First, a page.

Patient education plays a significant role in oncology nursing, and this extends to patients’ caregivers, as well. A poster presented during the Oncology Nursing Society (ONS) Congress evaluated the development and implementation of an educational intervention for caregivers for patients with acute leukemia (AL).
The class was created with interdisciplinary team input, with the goal of providing consistent education that would ultimately make for safer patient discharge. The intervention was designed to be an in-person class where caregivers could interact with nurse educators. Important topics to cover included an overview of AL, complete blood count, general chemotherapy side effects/precautions, procedures, and the structure of the AL team.
Prior to the COVID-19 pandemic, monthly in-person classes were led by staff registered nurses. Patients were given an AL education binder that provided patient education handouts. When the COVID-19 pandemic prompted the hospital to disallow visitors, the classes became even more important. At-home education was provided in the form of a PowerPoint with a recorded voiceover, which caregivers received via email. Caregivers were also sent AL binders. Caregivers were asked to complete pre- and post-education surveys, which asked them to rank their understanding of certain topics on a five-point Likert scale.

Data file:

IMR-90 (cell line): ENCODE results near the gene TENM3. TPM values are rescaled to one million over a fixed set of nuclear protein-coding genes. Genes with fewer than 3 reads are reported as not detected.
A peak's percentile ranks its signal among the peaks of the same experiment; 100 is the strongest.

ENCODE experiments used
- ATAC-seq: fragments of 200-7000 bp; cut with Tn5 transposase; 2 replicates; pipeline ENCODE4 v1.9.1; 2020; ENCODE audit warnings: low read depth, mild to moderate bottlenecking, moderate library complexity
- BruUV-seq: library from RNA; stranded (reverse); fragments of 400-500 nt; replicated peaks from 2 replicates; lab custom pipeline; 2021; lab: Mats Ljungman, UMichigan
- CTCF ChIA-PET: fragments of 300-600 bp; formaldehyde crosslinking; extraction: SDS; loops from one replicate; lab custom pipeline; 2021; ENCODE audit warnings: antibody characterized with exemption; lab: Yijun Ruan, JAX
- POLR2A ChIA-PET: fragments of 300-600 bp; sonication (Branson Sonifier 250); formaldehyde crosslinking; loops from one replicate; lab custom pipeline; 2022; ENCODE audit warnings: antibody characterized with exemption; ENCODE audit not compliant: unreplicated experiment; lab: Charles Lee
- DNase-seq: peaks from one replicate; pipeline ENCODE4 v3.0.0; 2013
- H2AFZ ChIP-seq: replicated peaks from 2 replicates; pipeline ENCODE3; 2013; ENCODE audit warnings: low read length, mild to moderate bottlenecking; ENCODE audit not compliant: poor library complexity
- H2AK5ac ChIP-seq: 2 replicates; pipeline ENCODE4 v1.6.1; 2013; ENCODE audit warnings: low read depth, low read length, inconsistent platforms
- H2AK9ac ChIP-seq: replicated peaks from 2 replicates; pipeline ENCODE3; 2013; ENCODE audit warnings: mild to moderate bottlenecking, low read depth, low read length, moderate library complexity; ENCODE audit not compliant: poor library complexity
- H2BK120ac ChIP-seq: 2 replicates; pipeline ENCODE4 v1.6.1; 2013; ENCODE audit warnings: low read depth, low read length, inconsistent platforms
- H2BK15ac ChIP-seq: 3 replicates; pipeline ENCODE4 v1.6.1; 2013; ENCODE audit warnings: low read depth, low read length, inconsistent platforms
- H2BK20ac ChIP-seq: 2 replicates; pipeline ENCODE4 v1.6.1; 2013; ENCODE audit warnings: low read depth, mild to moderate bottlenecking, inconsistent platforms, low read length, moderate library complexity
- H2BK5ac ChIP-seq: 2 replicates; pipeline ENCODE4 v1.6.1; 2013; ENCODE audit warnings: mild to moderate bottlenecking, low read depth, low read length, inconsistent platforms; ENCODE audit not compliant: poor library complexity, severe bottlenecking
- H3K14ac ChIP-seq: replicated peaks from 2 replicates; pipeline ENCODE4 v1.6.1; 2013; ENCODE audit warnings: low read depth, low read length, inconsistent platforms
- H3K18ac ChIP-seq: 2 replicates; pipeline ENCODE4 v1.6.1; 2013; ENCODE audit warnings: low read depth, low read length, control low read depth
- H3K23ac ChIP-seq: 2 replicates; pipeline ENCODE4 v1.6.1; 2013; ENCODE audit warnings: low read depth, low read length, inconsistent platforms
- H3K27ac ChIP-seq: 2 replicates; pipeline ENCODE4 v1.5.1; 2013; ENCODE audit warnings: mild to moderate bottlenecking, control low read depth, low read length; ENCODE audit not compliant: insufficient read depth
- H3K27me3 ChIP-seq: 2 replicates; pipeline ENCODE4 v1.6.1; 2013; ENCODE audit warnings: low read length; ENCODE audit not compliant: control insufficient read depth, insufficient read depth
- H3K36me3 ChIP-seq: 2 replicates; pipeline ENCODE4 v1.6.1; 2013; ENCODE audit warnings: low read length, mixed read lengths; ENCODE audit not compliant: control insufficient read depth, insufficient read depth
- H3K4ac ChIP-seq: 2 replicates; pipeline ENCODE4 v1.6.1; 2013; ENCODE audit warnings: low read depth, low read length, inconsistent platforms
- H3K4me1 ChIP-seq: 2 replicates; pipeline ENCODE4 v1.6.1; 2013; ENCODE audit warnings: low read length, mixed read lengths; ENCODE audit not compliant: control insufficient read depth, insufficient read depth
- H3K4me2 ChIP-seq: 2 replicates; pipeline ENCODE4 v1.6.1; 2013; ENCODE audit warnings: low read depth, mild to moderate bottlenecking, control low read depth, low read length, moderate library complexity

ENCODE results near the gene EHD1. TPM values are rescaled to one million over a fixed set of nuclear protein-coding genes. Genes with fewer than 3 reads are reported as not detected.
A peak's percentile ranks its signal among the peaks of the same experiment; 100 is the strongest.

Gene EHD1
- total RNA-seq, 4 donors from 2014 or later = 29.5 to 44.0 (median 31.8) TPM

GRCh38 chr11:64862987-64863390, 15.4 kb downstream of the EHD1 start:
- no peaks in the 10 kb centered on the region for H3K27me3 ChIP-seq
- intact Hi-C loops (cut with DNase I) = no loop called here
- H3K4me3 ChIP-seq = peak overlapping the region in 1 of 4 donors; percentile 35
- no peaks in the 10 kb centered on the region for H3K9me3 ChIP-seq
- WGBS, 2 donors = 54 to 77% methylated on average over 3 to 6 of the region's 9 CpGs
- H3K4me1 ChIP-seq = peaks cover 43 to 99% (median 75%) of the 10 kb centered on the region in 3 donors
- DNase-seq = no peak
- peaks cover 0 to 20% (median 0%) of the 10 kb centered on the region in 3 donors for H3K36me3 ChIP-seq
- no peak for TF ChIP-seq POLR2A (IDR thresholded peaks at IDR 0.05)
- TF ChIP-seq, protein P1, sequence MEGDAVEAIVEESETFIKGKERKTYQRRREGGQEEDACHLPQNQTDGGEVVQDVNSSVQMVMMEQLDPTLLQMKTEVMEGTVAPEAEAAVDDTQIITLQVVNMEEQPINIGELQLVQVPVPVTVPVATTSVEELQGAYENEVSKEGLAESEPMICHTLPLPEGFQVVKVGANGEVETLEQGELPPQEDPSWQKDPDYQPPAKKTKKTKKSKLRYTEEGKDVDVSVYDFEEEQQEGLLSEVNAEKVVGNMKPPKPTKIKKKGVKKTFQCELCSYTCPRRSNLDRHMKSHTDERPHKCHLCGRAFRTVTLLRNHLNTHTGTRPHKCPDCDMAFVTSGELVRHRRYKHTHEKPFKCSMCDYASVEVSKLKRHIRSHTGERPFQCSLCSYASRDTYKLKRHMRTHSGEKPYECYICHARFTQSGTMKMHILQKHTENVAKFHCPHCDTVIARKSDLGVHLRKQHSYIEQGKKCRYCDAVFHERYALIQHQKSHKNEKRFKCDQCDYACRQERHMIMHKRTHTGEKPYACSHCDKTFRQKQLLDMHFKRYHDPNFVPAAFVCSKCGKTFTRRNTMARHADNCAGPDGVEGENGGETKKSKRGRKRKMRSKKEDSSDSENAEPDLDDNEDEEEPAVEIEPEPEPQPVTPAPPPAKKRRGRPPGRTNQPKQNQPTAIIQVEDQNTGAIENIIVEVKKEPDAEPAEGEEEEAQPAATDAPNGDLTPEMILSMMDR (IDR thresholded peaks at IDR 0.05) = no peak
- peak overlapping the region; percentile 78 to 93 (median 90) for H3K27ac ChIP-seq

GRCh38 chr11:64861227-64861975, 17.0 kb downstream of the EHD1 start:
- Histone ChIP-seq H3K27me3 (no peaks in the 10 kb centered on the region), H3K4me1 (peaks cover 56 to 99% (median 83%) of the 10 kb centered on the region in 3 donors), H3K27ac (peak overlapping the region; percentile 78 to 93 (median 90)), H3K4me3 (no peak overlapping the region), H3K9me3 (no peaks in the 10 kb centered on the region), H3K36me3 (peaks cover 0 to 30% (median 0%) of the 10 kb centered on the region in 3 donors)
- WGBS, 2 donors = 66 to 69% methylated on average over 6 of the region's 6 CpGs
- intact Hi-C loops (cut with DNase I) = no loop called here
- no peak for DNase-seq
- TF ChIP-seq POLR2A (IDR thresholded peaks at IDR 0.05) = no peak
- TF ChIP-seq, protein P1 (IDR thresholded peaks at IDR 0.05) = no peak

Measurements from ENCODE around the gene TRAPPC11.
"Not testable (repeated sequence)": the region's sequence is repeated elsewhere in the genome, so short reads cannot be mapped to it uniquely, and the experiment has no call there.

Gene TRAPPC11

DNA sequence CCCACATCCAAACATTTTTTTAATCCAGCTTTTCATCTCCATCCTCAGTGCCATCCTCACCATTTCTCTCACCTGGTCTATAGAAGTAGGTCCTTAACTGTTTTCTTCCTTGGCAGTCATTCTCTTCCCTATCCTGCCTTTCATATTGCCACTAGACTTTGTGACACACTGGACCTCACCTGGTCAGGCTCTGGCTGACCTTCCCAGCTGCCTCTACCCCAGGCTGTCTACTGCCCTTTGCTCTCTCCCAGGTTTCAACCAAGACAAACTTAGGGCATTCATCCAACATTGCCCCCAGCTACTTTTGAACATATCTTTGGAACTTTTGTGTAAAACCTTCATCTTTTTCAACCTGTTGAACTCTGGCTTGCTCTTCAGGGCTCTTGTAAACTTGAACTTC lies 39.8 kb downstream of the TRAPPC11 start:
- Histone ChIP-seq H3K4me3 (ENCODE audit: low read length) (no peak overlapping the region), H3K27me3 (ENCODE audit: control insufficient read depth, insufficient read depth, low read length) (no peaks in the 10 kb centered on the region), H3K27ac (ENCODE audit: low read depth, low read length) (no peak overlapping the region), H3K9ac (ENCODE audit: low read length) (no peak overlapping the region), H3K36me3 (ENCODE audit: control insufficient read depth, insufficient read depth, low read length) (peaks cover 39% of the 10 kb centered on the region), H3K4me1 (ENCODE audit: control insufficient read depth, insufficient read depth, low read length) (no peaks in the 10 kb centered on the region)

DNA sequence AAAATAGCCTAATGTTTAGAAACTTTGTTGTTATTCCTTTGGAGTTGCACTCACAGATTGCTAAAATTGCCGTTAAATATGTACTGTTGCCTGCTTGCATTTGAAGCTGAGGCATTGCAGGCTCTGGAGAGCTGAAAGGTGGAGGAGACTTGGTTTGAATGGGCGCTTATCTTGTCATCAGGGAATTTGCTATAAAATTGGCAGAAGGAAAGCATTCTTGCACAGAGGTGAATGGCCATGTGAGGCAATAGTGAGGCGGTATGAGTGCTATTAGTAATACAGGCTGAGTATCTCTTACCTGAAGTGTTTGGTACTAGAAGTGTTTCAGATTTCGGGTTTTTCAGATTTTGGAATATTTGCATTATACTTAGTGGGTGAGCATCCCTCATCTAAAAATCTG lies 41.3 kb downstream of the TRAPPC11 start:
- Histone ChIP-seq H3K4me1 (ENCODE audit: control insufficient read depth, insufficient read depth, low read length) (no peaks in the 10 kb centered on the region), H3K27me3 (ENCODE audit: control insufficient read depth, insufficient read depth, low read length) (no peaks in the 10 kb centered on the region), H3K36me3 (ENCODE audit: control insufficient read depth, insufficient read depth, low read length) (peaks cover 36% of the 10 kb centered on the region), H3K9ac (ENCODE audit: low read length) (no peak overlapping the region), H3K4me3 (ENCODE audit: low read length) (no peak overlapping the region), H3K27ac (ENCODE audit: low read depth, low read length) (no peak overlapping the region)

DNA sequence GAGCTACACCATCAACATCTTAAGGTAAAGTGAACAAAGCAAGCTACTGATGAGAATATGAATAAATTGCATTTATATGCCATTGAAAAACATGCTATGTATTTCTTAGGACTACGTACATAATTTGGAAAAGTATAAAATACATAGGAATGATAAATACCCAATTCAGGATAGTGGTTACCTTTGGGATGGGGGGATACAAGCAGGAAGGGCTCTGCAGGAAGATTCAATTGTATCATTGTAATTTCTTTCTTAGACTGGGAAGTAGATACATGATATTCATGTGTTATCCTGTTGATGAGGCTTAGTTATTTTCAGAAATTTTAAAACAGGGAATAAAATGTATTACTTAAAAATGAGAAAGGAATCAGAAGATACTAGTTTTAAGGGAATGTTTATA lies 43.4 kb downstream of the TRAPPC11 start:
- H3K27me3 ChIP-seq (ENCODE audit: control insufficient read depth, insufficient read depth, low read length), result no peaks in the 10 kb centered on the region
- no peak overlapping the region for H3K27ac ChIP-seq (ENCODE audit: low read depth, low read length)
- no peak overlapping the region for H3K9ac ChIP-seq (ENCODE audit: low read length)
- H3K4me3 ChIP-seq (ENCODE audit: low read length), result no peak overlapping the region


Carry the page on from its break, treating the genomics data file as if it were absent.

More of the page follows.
Comments on the education program from caregivers include:
- “Thank you for helping us learn!”
- “Looking forward to receiving the binder of information in more detail.”
- “Thank you so much!!”
- “I have been reading a lot trying to understand more about AML.”
- “Thank you for everything you guys do. You are all very special people in my book.”
Twenty-six caregivers completed the pre-video survey, and 17 completed the post-video survey. Significant increases were seen in understanding of all six topics including AL, nutrition, side effects of treatment, procedures related to AL, and more.
“AL is such an overwhelming and fast-paced disease from diagnosis to treatment that education is key. This caregiver education class, in person or virtually, is an essential piece to informed care. If patients and caregivers are provided tools to increase their knowledge, they will feel empowered and involved in their personal plan of care,” said Sarah Bender, MS, MBA, APRN-CNP, who presented the poster.